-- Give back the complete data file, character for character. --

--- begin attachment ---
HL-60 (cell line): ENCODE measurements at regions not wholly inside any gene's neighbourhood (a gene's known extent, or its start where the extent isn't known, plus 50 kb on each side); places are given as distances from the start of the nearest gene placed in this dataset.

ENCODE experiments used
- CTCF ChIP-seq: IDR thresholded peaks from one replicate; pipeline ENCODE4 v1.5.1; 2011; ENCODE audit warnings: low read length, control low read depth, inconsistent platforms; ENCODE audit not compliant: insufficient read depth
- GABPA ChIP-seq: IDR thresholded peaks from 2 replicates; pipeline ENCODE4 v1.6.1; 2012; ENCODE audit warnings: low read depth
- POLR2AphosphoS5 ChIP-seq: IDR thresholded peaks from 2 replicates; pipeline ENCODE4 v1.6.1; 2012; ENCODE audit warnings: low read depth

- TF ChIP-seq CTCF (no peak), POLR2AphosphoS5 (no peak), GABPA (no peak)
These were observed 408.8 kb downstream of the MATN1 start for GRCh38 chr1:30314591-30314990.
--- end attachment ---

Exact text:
HL-60 (cell line): ENCODE measurements at regions not wholly inside any gene's neighbourhood (a gene's known extent, or its start where the extent isn't known, plus 50 kb on each side); places are given as distances from the start of the nearest gene placed in this dataset.

ENCODE experiments used
- CTCF ChIP-seq: IDR thresholded peaks from one replicate; pipeline ENCODE4 v1.5.1; 2011; ENCODE audit warnings: low read length, control low read depth, inconsistent platforms; ENCODE audit not compliant: insufficient read depth
- GABPA ChIP-seq: IDR thresholded peaks from 2 replicates; pipeline ENCODE4 v1.6.1; 2012; ENCODE audit warnings: low read depth
- POLR2AphosphoS5 ChIP-seq: IDR thresholded peaks from 2 replicates; pipeline ENCODE4 v1.6.1; 2012; ENCODE audit warnings: low read depth

- TF ChIP-seq CTCF (no peak), POLR2AphosphoS5 (no peak), GABPA (no peak)
These were observed 408.8 kb downstream of the MATN1 start for GRCh38 chr1:30314591-30314990.